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AdviNOW: Bringing better medical access to Arizonans through technology

James Bates moved to Arizona in 2012, where he ran a $700 million business for Freescale Semiconductor, a Texas-based corporation that was later acquired by NXP Semiconductors.

After the acquisition, Bates was looking for a new opportunity — a friend suggested investing in a chain of urgent care centers in the Valley.

“I knew absolutely nothing about urgent care,” Bates recalled. “Digging into the financial analysis, I quickly came to the conclusion that running a medical practice is very tough business.”

Urgent care centers see high fixed costs — providers, facilities, equipment and regulatory requirements are all expensive.

Bates almost gave up on the investment opportunity, but then he had an idea: What if you take the autonomous technology in self-driving vehicles today and use it to automate the intake and administration for urgent care centers?

“We make the doctor still responsible, but we automate everything around the doctor,” Bates said. “We built that financial model with the tech implemented, and it actually reduced the cost of running the clinic by over 70 percent. It was so dramatic that I figured I had no choice but to found the company.”

Bates filed 12 patents and founded the “world’s first fully-automated medical visit.”

It fundamentally revolutionizes health care,” said Bates, who serves as CEO of AdviNOW Medical. “This invention alone saves Medicare, it enables access for every single person on the planet, and this is how you resolve the disaster of health care that we have in this country as well as the world — this technology.

One of the greatest costs in health care today is the fact that people are using the hospital emergency room for their primary care, he said.

“Ultimately, what happens is that people who are on Medicare or Medicaid end up using the most expensive point of care, which is the emergency room, for things that they shouldn’t,” Bates said. “When you look at that scenario, the reality is the emergency room is not convenient. No one wants to use the emergency room, but they don’t really know how, or they don’t have access to a simpler and lower-cost point of care.”

The other problem is that people often forget or neglect to manage medications properly when treating chronic conditions. Patients need a follow-up system to help them help themselves, Bates said.

“You need to have primary care service that is cheap; you need to have nurse call centers which are cheap and plentiful,” he said. “Both of those things don’t exist today; it’s impossible for that to happen. What AdviNOW Medical does is it actually allows existing doctors to see three- to four-times more patients per day than they see today.”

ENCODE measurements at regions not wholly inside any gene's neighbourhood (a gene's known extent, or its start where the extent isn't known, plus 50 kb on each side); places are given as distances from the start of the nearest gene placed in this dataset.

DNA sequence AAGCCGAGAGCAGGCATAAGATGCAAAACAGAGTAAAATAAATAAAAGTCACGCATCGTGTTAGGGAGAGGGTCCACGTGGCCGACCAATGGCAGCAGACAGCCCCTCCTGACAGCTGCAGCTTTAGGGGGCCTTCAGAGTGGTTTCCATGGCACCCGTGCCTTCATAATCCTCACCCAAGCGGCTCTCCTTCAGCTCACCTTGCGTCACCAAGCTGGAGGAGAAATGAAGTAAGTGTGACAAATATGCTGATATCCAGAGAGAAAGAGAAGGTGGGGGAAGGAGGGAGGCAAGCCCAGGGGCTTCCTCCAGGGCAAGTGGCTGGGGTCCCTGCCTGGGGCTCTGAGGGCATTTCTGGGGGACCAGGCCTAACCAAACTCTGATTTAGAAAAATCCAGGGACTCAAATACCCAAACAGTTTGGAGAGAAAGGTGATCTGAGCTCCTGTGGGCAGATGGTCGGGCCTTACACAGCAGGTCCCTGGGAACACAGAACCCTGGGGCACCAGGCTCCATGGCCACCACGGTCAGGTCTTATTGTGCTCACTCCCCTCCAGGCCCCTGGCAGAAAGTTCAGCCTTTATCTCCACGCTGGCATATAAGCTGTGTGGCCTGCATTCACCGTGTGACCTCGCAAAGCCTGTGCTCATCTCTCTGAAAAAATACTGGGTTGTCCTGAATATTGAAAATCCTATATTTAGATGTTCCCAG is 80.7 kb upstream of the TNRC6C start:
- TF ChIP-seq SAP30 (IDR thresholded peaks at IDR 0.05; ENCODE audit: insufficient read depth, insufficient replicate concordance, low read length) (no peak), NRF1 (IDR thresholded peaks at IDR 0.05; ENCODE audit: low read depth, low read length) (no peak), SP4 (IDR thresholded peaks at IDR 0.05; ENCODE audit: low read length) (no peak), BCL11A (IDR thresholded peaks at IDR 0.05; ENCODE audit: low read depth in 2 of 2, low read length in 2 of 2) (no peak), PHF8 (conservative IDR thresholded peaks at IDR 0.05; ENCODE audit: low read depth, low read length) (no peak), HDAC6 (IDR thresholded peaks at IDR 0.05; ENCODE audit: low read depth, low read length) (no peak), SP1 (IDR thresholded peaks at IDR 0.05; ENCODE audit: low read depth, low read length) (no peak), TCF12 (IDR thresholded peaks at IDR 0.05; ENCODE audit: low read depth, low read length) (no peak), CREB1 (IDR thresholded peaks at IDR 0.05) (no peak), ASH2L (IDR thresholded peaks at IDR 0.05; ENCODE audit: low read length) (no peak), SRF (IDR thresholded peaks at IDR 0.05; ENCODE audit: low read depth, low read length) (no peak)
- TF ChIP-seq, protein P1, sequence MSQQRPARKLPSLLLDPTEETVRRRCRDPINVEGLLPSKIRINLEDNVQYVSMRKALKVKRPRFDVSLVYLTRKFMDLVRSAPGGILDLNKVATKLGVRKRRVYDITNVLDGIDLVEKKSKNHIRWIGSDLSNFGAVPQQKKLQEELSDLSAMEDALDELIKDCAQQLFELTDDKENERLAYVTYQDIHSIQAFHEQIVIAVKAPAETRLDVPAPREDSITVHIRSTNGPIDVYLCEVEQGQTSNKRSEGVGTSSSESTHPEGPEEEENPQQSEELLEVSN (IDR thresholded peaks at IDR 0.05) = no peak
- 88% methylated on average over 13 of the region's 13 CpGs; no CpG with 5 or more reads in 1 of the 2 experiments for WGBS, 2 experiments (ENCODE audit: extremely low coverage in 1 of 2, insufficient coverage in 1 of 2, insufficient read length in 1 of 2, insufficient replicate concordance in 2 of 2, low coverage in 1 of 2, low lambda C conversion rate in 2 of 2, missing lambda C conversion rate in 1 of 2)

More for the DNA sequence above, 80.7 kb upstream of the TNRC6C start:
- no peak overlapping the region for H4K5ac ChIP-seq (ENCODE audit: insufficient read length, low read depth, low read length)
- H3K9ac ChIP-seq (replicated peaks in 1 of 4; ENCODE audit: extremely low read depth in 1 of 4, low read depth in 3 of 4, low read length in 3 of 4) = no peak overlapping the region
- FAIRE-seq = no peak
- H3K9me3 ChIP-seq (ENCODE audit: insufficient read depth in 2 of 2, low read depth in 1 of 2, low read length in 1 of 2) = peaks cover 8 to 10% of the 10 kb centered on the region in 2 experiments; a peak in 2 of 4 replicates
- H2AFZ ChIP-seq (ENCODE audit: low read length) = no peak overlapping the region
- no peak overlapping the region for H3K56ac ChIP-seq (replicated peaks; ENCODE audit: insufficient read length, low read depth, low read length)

At the same time, patient compliance — making sure patients follow through with their treatment plans — is all managed through AdviNOW Medical’s Virtual Provider Assistant, Hannah, which completely automates the clinical visit within regulatory guidelines using Artificial Intelligence (AI) and Augmented Reality (AR).

“AdviNOW Medical does all of the triage with the AI; they do all of the follow-up with the AI; they do all of the documentation for the doctor with the AI,” Bates explained. “Because they’re only making decisions now — just like the driver only has to watch the road and touch the steering wheel in their Tesla every 30 seconds — similarly, a doctor just has to confirm what the AI is suggesting on the diagnosis, confirm what the AI is suggesting on the treatment plan, and then press, ‘I agree.’”

Now, doctors can see more patients, and patients receive follow-up, data collection and compliance, almost for free, he said.

The AI handles four main components: the intake, or introductory paperwork; dynamic patient data collection, including History of Present Illness (HPI), using the AI; patient measurement collection using AR; and documentation for the doctor, also known as SOAP (subjective, objective, assessment and plan) notes.

“Ultimately, there is no data entry at all for the provider, and there’s no data collection at all for the provider,” Bates said. “All of that is done, and the provider just reviews and says, ‘I agree,’ relays that information to the patient to make sure they’re compliant with the FDA regulatory environment that we have today.”

AdviNOW Medical currently operates 11 clinics at Safeway grocery stores in the Valley, with a contract to open 600 more in Safeway stores. The company also has two Valley locations with providers on-site, three out-of-state clinics and contracts to open 400 more locations nationwide.

“We’re really excited,” Bates said. “It’s a long road to get there, but hopefully we’ll have another billion-dollar company here in Arizona. Right now, that’s where it’s leading.”


Read this article from Cahmber Business News in its entirety here.

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